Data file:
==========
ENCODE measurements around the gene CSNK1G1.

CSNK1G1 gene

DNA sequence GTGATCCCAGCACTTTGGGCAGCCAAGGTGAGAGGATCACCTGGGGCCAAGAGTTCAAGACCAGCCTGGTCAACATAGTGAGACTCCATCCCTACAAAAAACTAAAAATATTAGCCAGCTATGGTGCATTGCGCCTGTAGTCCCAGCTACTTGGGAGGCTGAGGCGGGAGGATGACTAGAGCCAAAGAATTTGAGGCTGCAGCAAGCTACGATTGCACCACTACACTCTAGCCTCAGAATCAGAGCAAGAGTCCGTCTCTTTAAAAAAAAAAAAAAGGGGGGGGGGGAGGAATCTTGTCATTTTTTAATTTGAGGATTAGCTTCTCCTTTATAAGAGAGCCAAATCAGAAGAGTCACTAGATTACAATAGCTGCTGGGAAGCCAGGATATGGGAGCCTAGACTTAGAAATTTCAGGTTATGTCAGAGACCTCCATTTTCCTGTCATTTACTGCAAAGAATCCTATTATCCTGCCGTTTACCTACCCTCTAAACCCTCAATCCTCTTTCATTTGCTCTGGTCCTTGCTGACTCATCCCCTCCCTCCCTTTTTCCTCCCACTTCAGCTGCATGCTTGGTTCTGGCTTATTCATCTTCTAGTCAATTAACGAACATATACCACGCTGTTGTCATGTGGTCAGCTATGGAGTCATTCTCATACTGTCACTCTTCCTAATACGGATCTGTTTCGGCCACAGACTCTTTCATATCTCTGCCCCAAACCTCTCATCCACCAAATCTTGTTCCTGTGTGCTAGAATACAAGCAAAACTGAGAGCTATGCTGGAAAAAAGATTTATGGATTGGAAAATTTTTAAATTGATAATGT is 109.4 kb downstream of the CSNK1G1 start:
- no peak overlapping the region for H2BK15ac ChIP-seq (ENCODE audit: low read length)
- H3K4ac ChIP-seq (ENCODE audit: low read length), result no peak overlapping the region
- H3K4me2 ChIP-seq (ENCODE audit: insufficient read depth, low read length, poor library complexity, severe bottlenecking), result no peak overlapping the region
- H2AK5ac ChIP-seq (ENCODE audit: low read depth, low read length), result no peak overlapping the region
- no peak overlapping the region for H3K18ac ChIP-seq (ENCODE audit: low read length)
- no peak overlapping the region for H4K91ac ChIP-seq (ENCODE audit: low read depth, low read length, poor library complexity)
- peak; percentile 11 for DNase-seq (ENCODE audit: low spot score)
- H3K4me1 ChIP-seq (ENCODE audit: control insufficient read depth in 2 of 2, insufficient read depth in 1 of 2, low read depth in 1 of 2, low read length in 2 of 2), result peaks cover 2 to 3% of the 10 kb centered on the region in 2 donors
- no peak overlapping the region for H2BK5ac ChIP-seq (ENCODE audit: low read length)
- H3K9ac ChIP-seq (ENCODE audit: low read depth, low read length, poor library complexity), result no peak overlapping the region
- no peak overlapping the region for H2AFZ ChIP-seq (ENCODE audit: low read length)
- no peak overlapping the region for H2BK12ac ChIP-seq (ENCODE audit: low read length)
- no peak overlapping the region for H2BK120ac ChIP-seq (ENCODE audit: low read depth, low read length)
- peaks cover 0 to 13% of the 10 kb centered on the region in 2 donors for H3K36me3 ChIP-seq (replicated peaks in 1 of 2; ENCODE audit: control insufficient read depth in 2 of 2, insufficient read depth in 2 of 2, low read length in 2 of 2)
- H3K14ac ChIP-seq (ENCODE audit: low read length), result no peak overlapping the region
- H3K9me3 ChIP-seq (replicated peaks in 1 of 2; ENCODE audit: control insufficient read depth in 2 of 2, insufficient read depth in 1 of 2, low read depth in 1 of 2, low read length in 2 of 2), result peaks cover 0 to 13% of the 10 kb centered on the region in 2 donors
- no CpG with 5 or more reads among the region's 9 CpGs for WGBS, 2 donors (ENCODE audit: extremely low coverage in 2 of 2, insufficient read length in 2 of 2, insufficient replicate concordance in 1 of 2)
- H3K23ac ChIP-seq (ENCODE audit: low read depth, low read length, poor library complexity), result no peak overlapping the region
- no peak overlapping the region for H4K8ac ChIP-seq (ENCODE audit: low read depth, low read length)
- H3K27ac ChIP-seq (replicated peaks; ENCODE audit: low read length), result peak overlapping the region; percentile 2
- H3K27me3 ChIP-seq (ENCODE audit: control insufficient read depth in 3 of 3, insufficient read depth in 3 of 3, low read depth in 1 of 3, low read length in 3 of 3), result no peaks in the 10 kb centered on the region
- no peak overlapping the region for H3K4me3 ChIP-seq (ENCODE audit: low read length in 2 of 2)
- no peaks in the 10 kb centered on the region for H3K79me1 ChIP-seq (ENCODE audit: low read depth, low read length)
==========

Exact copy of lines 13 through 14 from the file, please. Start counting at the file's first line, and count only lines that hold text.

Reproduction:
- H3K9ac ChIP-seq (ENCODE audit: low read depth, low read length, poor library complexity), result no peak overlapping the region
- no peak overlapping the region for H2AFZ ChIP-seq (ENCODE audit: low read length)